For millions of people worldwide who can’t choose which vaccines they get, the risk of more places becoming selective about which shots they recognize, especially given the vaccines’ varying efficacy rates, creates the possibility that even fully inoculated, people’s travel could still be limited.

Mutual Recognition

It has been more than a year since Europe, the USA, and others have shut their borders amid the pandemic, some allowing entry only to citizens, and even then, with weeks-long quarantines after arrival. While vaccines are seen as the way to remove those entry barriers, considerable uncertainty remains over how, or if, nations will differentiate the at least 11 shots available worldwide.

Governments from China, to the USA, to Europe are discussing vaccine passports, but it’s unclear if countries will pursue universal recognition of all shots, or be selective on which they choose to recognize, particularly with the rise of virus variants and questions over whether the current crop of vaccines is as effective against them. China is expected to approve the Pfizer BioNTech jab later this year.

China isn’t the only place that’s restricting access to people with certain vaccinations. Iceland currently omits Chinese and Russian vaccines from the list of those it approves for entry.

The question of vaccine recognition is going to come to a head for tourism-dependent countries, with the $9 trillion global travel industry effectively paralyzed since the pandemic began. Expect things to change.

For example, Chinese tourists have been among the biggest groups of foreign visitors to travel hot spots in Europe, America, Southeast Asia, Australia and New Zealand before the pandemic.

While Indonesia, home to Bali, and Thailand have approved and are administering Chinese shots, New Zealand and Australia, which has seen their relations with China deteriorate the past year, do not.

The UK’s Vaccine App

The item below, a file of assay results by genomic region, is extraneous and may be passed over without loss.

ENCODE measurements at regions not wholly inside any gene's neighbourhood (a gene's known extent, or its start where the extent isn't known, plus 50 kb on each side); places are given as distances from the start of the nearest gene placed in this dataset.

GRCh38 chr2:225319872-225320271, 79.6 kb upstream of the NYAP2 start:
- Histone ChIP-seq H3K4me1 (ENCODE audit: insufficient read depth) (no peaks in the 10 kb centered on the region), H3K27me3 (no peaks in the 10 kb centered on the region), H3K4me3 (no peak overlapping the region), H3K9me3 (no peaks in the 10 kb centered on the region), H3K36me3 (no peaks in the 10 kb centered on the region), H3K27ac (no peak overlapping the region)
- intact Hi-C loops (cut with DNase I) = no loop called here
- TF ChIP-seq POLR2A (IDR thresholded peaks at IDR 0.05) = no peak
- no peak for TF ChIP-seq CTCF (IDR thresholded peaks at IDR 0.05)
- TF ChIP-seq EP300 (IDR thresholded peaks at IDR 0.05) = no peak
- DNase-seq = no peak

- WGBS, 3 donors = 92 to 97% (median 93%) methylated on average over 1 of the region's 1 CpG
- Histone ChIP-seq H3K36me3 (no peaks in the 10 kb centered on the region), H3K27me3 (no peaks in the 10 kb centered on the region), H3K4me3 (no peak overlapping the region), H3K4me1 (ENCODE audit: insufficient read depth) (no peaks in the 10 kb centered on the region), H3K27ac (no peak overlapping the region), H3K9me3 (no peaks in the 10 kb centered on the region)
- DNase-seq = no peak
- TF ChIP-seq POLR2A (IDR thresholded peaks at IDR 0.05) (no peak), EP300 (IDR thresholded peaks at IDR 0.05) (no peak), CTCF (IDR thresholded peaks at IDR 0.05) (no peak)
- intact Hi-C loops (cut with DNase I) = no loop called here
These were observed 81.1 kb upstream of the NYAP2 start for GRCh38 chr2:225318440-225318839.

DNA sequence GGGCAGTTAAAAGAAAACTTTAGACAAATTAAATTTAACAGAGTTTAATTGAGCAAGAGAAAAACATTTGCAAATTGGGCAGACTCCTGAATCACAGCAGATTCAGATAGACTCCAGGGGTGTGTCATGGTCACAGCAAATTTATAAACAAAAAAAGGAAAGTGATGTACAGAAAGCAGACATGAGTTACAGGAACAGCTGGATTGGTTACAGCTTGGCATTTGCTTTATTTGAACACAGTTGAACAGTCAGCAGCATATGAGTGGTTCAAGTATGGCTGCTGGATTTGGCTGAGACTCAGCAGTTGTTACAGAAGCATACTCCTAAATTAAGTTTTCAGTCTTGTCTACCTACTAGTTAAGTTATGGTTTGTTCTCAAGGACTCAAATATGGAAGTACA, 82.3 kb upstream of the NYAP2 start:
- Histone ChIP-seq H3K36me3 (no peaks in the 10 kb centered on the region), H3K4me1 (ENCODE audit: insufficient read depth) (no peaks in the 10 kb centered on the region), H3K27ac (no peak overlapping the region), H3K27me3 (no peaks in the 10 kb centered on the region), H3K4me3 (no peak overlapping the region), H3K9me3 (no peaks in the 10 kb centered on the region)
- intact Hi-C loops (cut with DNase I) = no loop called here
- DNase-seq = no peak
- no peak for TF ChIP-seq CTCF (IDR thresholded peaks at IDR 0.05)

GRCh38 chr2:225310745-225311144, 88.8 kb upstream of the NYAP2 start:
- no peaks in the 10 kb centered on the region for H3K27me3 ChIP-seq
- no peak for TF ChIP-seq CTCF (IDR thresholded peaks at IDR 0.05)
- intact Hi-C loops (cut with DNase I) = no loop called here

Evidence of having had a vaccine is vital for some airlines, holidays and cruises while reducing the number and cost of tests in destinations like France, Greece and Cyprus.

Vaccinations will not be necessary at most destinations, but mandatory for many cruises, some tours and a handful of flights this summer. Greece, Spain, and Portugal have said UK travellers won’t need to be vaccinated for travel this summer. However, if you have not been vaccinated you will have to submit to COVID-19 tests and therefore face increased costs.  

The UK government has said it is developing the NHS app to provide proof of vaccination at airports and borders. This will be your vaccine passport. It’s not yet clear exactly how this will work and if it is interoperable with the EU’s digital green certificate

The UK vaccine passport will be on the main NHS app, rather than the test and trace app.  Proof of your vaccination status will automatically be uploaded to the app, but in some cases, you may need to request your GP add your details.

Other issues with the app are that you need to be running the latest version of your phone’s software and therefore is unlikely to work on some older smartphones.

A paper version will also be available but both will be available from Monday, 17 May, when the ban on foreign travel is eased.

Other countries across the EU have already developed vaccine passports. Denmark’s is live but undergoing further testing. Italy expects to have theirs ready by this month. Germany’s is also ready to launch but is also under further improvements as it is hoping to integrate to the EU wide app, and Norway is hoping to launch theirs by June.

What are your thoughts on the vaccines and vaccine passports? Are you excited to travel again? Talk to us in the comment section below.